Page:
“Blessed are the merciful: for they shall receive mercy.” (Matthew 5:7)
It is not fitting that the man who will not forgive should be forgiven, nor should he who will not give to the poor have his own wants relieved. God will measure to us with our own bushels, and those who have been hard masters and hard creditors will find that the Lord will deal hardly with them. “For judgement is without mercy to one who has shown no mercy.” (James 2:13)
This day let us try to give and to forgive. Let us mind the two bears—bear and forbear. Let us be kind, and gentle, and tender. Let us not put harsh constructions upon men’s conduct, nor drive hard bargains, nor pick foolish quarrels, nor be difficult to please. Surely we wish to be blessed, and we also want to obtain mercy: let us be merciful, that we may have mercy. Let us fulfil the condition, that we may earn the beatitude. Is it not a pleasant duty to be kind? Is there not much more sweetness in being kind than in being angry and ungenerous? Why, there is a blessedness in the thing itself! Moreover, the obtaining of mercy is a rich reward. What but sovereign grace could suggest such a promise as this? We are merciful to our fellow-mortal in pence, and the Lord forgives us all that debt.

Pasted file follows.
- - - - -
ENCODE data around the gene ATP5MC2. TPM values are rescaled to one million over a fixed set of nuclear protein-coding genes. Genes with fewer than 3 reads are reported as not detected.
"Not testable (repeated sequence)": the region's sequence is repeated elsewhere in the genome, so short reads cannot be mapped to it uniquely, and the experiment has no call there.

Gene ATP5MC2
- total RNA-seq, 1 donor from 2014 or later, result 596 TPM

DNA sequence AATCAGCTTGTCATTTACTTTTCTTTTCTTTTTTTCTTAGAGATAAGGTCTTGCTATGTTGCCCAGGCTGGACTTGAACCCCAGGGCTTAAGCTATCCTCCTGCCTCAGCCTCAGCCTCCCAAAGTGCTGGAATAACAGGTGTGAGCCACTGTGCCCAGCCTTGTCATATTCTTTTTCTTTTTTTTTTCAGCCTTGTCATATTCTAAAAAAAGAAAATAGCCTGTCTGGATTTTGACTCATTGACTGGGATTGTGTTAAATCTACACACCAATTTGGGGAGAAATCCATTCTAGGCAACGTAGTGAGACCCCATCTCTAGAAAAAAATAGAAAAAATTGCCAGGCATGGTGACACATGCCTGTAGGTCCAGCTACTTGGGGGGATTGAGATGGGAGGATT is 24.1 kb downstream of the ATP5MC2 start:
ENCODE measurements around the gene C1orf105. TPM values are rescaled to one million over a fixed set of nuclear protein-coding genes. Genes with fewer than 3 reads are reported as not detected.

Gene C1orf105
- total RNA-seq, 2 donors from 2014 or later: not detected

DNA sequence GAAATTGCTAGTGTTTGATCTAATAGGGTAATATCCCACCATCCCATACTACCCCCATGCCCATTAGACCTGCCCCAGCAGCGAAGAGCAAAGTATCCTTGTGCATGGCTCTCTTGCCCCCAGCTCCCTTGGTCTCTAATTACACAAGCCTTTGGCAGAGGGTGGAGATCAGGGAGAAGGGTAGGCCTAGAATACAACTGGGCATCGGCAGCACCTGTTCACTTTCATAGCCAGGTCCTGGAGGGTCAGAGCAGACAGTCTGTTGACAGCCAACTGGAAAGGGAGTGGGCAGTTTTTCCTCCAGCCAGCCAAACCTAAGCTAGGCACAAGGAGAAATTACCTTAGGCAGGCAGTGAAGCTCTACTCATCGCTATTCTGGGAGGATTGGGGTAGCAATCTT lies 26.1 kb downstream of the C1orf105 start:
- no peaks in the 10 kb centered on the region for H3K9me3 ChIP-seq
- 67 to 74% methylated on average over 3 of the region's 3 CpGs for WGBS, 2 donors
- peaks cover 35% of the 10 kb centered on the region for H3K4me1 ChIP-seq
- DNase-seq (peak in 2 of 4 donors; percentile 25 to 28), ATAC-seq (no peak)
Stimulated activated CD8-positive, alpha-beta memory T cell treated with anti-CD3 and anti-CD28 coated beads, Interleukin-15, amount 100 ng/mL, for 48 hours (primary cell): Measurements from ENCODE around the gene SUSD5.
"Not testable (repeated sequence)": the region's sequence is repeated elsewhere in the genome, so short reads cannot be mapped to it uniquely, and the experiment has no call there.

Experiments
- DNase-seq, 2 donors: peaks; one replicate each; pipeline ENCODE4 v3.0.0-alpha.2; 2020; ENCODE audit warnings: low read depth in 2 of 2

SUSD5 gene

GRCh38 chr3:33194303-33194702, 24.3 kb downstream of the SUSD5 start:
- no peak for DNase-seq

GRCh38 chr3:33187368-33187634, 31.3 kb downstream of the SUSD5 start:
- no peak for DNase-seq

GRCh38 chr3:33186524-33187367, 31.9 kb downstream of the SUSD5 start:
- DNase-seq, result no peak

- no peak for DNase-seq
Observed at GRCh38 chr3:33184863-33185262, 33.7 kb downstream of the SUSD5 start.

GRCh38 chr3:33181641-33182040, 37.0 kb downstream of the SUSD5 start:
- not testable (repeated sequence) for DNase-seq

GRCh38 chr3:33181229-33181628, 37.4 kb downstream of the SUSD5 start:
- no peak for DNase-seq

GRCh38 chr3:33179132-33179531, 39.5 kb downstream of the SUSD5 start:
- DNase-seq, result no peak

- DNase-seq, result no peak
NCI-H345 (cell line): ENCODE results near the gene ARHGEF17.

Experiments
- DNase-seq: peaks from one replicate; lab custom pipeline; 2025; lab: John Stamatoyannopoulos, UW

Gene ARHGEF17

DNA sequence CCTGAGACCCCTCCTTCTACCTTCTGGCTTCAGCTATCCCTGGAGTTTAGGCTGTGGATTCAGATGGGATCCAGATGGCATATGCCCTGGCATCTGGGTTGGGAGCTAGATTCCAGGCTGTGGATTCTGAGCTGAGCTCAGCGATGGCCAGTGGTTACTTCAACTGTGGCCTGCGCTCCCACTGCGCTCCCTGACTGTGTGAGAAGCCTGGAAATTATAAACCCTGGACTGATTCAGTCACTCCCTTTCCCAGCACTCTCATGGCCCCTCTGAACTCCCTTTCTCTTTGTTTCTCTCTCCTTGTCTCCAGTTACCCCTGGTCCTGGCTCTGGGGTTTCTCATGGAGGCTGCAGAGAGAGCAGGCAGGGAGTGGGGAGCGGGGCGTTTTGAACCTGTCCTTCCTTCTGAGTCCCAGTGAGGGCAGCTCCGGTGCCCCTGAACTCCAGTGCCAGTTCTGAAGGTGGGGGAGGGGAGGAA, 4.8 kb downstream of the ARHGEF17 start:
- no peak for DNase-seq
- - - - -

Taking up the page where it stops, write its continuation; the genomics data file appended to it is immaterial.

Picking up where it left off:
This passage is quoted from Charles Spurgeon’s collection “Faith’s Chequebook”. When our website is officially launched we hope to provide our own “Thought for the Week”.